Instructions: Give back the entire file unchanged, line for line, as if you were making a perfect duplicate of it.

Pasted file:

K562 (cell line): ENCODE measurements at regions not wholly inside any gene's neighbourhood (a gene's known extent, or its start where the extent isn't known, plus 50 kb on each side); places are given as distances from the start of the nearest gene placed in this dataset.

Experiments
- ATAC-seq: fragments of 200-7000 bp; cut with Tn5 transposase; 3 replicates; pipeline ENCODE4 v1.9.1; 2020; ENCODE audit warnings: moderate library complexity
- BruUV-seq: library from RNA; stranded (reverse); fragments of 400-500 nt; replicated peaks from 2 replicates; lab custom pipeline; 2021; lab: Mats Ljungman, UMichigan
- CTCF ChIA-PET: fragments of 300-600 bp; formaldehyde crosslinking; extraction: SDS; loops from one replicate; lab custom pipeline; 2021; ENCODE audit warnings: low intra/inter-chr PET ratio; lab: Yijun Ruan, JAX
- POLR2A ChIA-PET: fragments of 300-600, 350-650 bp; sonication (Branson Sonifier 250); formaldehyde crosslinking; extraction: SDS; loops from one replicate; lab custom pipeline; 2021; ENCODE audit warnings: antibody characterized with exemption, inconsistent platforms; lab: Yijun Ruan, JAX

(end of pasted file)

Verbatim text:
K562 (cell line): ENCODE measurements at regions not wholly inside any gene's neighbourhood (a gene's known extent, or its start where the extent isn't known, plus 50 kb on each side); places are given as distances from the start of the nearest gene placed in this dataset.

Experiments
- ATAC-seq: fragments of 200-7000 bp; cut with Tn5 transposase; 3 replicates; pipeline ENCODE4 v1.9.1; 2020; ENCODE audit warnings: moderate library complexity
- BruUV-seq: library from RNA; stranded (reverse); fragments of 400-500 nt; replicated peaks from 2 replicates; lab custom pipeline; 2021; lab: Mats Ljungman, UMichigan
- CTCF ChIA-PET: fragments of 300-600 bp; formaldehyde crosslinking; extraction: SDS; loops from one replicate; lab custom pipeline; 2021; ENCODE audit warnings: low intra/inter-chr PET ratio; lab: Yijun Ruan, JAX
- POLR2A ChIA-PET: fragments of 300-600, 350-650 bp; sonication (Branson Sonifier 250); formaldehyde crosslinking; extraction: SDS; loops from one replicate; lab custom pipeline; 2021; ENCODE audit warnings: antibody characterized with exemption, inconsistent platforms; lab: Yijun Ruan, JAX